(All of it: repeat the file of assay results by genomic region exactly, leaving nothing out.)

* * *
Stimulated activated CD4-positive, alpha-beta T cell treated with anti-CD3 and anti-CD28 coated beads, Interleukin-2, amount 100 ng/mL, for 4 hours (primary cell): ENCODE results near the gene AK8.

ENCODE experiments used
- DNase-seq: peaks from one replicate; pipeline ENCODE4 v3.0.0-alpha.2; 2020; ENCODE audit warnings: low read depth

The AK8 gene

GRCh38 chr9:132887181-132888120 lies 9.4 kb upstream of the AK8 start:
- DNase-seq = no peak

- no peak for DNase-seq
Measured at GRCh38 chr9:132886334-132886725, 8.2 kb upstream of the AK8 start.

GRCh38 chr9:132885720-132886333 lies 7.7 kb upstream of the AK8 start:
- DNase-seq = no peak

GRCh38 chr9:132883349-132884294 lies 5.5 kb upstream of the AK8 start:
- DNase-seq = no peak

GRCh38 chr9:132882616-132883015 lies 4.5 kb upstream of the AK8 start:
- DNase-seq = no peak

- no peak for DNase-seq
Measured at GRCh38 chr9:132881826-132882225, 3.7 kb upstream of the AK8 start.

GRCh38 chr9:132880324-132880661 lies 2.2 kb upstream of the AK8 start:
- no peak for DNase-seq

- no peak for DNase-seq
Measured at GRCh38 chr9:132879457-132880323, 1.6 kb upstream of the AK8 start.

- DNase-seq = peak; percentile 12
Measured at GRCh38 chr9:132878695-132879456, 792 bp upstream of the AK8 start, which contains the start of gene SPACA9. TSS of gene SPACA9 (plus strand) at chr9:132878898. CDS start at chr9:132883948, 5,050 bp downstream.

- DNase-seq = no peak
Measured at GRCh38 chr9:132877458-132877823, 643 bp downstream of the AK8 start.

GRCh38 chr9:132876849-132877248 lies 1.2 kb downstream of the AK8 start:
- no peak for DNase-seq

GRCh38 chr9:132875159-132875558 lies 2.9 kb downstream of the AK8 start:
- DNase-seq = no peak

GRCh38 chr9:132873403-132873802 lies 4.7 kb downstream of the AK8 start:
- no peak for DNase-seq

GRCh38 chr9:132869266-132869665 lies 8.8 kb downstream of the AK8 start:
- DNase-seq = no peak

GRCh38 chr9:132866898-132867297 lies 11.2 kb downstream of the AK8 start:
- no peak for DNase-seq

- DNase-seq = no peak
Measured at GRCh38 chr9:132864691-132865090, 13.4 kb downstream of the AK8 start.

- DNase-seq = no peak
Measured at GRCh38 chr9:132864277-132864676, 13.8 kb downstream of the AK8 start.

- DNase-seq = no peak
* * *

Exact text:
Stimulated activated CD4-positive, alpha-beta T cell treated with anti-CD3 and anti-CD28 coated beads, Interleukin-2, amount 100 ng/mL, for 4 hours (primary cell): ENCODE results near the gene AK8.

ENCODE experiments used
- DNase-seq: peaks from one replicate; pipeline ENCODE4 v3.0.0-alpha.2; 2020; ENCODE audit warnings: low read depth

The AK8 gene

GRCh38 chr9:132887181-132888120 lies 9.4 kb upstream of the AK8 start:
- DNase-seq = no peak

- no peak for DNase-seq
Measured at GRCh38 chr9:132886334-132886725, 8.2 kb upstream of the AK8 start.

GRCh38 chr9:132885720-132886333 lies 7.7 kb upstream of the AK8 start:
- DNase-seq = no peak

GRCh38 chr9:132883349-132884294 lies 5.5 kb upstream of the AK8 start:
- DNase-seq = no peak

GRCh38 chr9:132882616-132883015 lies 4.5 kb upstream of the AK8 start:
- DNase-seq = no peak

- no peak for DNase-seq
Measured at GRCh38 chr9:132881826-132882225, 3.7 kb upstream of the AK8 start.

GRCh38 chr9:132880324-132880661 lies 2.2 kb upstream of the AK8 start:
- no peak for DNase-seq

- no peak for DNase-seq
Measured at GRCh38 chr9:132879457-132880323, 1.6 kb upstream of the AK8 start.

- DNase-seq = peak; percentile 12
Measured at GRCh38 chr9:132878695-132879456, 792 bp upstream of the AK8 start, which contains the start of gene SPACA9. TSS of gene SPACA9 (plus strand) at chr9:132878898. CDS start at chr9:132883948, 5,050 bp downstream.

- DNase-seq = no peak
Measured at GRCh38 chr9:132877458-132877823, 643 bp downstream of the AK8 start.

GRCh38 chr9:132876849-132877248 lies 1.2 kb downstream of the AK8 start:
- no peak for DNase-seq

GRCh38 chr9:132875159-132875558 lies 2.9 kb downstream of the AK8 start:
- DNase-seq = no peak

GRCh38 chr9:132873403-132873802 lies 4.7 kb downstream of the AK8 start:
- no peak for DNase-seq

GRCh38 chr9:132869266-132869665 lies 8.8 kb downstream of the AK8 start:
- DNase-seq = no peak

GRCh38 chr9:132866898-132867297 lies 11.2 kb downstream of the AK8 start:
- no peak for DNase-seq

- DNase-seq = no peak
Measured at GRCh38 chr9:132864691-132865090, 13.4 kb downstream of the AK8 start.

- DNase-seq = no peak
Measured at GRCh38 chr9:132864277-132864676, 13.8 kb downstream of the AK8 start.

- DNase-seq = no peak